The Unlikely Pilgrimage of Harold Fry
by Rachel Joyce
This is a very sweet novel about old age and regret and Englishness. It takes a simple but interesting idea and keeps it engaging throughout. The author’s inclusion of social media such as Facebook and Twitter in the storyline was of course a gift to the publisher’s marketing department (as you may have started to notice) but do not be put off – it’s worth a chance.
Harold Fry has been retired for six months and spends his days with his wife Maureen keeping boredom at bay, when he receives a letter from an old friend, Queenie, telling him that she is dying of cancer. He goes out to post a reply and keeps on walking. He resolves to walk all the way from his home in Kingsbridge, South Devon, to Berwick Upon Tweed (so almost the whole length of England), having some idea that this is an act of faith that will save her life.
There are a few secrets at the heart of this story that are revealed slowly, with clues and partial memories dropped in between the story of Harold’s trek. Some I guessed and some I didn’t, but I don’t think it matters hugely either way; there is plenty enough story to keep you engaged even if you think you have figured the secrets out.
There are quite a few “issues” dealt with, including how it can be difficult to adapt to retirement, and how parents affect their child’s life, but the one that got to me the most was Harold and Maureen’s marriage. For 20 years they have lived at a polite distance, never really talking about what they want to say, to the point that when Harold starts his walk neither can understand the other. Maureen is bemused by the walk and the rules Harold has set himself (which change a few times anyway) and thinks that maybe Harold is doing it because he was once in love with Queenie. Harold thinks his wife will not miss him, that she will not be affected at all by his absence. During his walk, they both have time to think about the past, their marriage, what they once meant to each other and how things have changed. They both come to life, in their own ways, waking up from the monotony they had got stuck in.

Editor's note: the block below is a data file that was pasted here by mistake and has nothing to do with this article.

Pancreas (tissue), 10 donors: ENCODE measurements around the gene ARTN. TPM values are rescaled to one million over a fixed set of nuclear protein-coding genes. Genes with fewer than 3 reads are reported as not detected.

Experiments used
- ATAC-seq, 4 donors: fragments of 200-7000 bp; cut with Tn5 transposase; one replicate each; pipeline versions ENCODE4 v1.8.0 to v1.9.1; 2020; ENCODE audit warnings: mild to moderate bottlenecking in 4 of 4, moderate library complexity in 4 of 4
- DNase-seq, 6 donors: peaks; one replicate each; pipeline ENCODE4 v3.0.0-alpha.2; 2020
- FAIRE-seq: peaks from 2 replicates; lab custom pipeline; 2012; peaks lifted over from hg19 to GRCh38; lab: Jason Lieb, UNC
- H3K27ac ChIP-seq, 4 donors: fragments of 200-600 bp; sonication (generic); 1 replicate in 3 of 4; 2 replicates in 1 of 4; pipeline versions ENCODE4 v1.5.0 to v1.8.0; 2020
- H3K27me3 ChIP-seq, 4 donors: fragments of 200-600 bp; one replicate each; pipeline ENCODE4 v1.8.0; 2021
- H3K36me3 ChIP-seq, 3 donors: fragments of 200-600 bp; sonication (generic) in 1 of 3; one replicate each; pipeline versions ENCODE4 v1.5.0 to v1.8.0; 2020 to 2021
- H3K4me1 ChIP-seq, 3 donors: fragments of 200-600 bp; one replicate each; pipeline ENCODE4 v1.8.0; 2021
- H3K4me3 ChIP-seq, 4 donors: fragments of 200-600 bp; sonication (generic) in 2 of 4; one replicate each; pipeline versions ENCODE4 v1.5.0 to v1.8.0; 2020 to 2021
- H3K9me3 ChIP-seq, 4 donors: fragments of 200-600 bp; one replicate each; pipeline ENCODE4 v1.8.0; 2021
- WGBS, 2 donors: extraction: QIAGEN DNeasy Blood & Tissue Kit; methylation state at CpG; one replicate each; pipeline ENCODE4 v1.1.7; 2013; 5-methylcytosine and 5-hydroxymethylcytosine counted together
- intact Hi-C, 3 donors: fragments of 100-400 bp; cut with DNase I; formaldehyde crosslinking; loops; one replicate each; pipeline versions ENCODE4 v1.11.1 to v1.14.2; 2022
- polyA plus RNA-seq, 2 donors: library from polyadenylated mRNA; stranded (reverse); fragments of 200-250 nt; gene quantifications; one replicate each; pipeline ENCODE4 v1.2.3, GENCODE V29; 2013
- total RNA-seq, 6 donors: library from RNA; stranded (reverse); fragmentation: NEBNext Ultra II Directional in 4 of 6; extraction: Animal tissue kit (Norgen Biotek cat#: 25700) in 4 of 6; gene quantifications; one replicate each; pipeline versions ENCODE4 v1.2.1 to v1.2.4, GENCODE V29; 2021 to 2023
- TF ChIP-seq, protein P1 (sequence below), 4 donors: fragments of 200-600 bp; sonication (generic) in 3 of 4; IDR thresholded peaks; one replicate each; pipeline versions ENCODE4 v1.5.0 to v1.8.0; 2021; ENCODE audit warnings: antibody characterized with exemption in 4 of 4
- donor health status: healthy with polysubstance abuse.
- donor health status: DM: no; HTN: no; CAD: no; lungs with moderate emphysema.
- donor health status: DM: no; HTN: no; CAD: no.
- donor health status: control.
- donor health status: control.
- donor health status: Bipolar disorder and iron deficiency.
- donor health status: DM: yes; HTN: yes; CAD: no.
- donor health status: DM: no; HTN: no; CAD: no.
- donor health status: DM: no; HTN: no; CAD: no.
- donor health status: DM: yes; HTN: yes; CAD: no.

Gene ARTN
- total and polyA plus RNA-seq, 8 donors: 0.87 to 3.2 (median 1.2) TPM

The chapters alternate between Harold and Maureen, and they are both lovely characters, though both are also a little difficult and frosty at times. They are old-fashioned, in both good and bad ways. For instance, when a stranger confesses to Harold that he is cheating on his wife with a young man, Harold is appalled and repulsed but continues to listen politely.
There is a lot of detail about the landscape and route of Harold’s walk, sometimes lovingly admiring of England, sometimes less than complimentary, but this tends to reflect Harold’s mood mostly. He has realistic problems, mostly to do with his feet, and his perseverance in the face of pain is inspiring, though I couldn’t help but wonder at times if it was going to be worth it.
This book deals with some big issues in a quiet, understated way. It never gets gritty or deep into a subject, but it also doesn’t gloss over problems. A very sweet read.
This advance proof was sent to me by the publisher in exchange for a review.
Published March 2012 by Transworld Publishers.